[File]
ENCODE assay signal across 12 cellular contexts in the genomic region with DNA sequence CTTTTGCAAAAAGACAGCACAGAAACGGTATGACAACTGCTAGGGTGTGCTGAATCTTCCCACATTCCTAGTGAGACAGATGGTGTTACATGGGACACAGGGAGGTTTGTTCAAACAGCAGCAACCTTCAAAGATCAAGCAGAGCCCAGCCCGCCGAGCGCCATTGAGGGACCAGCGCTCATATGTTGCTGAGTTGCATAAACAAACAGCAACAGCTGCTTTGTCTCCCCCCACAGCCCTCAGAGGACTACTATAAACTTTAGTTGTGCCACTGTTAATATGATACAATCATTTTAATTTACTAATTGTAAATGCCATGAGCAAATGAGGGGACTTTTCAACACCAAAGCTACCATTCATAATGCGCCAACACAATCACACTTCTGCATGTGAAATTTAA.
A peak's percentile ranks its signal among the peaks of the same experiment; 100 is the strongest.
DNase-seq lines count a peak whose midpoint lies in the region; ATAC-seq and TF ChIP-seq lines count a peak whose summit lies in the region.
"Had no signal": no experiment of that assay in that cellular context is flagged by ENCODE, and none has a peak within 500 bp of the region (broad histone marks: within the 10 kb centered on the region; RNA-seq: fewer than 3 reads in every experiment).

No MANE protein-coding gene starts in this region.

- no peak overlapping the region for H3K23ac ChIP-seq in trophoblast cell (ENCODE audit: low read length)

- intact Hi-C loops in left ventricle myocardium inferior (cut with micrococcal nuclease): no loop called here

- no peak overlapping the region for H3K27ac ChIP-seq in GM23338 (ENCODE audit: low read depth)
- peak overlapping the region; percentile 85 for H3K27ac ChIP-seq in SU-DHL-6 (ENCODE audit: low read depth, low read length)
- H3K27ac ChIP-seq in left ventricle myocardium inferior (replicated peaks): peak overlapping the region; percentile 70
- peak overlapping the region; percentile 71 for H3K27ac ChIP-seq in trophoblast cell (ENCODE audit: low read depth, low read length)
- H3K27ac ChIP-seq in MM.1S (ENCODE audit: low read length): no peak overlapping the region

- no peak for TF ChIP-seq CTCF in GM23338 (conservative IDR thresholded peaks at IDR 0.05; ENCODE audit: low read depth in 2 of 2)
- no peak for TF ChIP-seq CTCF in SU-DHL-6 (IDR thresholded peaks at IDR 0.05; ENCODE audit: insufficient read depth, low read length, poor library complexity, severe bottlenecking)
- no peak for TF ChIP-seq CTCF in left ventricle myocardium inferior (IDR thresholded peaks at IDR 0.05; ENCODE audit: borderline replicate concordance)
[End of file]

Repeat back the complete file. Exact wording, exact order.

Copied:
ENCODE assay signal across 12 cellular contexts in the genomic region with DNA sequence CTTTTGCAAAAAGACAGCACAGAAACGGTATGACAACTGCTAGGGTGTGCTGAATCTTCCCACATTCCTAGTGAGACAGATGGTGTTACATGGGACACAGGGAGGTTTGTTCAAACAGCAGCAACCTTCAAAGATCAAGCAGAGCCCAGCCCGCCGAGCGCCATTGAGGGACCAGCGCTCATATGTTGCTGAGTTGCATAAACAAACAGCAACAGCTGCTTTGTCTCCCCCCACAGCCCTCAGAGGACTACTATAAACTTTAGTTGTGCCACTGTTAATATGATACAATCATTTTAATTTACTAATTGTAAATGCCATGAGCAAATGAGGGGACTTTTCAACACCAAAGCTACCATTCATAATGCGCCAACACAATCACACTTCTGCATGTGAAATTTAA.
A peak's percentile ranks its signal among the peaks of the same experiment; 100 is the strongest.
DNase-seq lines count a peak whose midpoint lies in the region; ATAC-seq and TF ChIP-seq lines count a peak whose summit lies in the region.
"Had no signal": no experiment of that assay in that cellular context is flagged by ENCODE, and none has a peak within 500 bp of the region (broad histone marks: within the 10 kb centered on the region; RNA-seq: fewer than 3 reads in every experiment).

No MANE protein-coding gene starts in this region.

- no peak overlapping the region for H3K23ac ChIP-seq in trophoblast cell (ENCODE audit: low read length)

- intact Hi-C loops in left ventricle myocardium inferior (cut with micrococcal nuclease): no loop called here

- no peak overlapping the region for H3K27ac ChIP-seq in GM23338 (ENCODE audit: low read depth)
- peak overlapping the region; percentile 85 for H3K27ac ChIP-seq in SU-DHL-6 (ENCODE audit: low read depth, low read length)
- H3K27ac ChIP-seq in left ventricle myocardium inferior (replicated peaks): peak overlapping the region; percentile 70
- peak overlapping the region; percentile 71 for H3K27ac ChIP-seq in trophoblast cell (ENCODE audit: low read depth, low read length)
- H3K27ac ChIP-seq in MM.1S (ENCODE audit: low read length): no peak overlapping the region

- no peak for TF ChIP-seq CTCF in GM23338 (conservative IDR thresholded peaks at IDR 0.05; ENCODE audit: low read depth in 2 of 2)
- no peak for TF ChIP-seq CTCF in SU-DHL-6 (IDR thresholded peaks at IDR 0.05; ENCODE audit: insufficient read depth, low read length, poor library complexity, severe bottlenecking)
- no peak for TF ChIP-seq CTCF in left ventricle myocardium inferior (IDR thresholded peaks at IDR 0.05; ENCODE audit: borderline replicate concordance)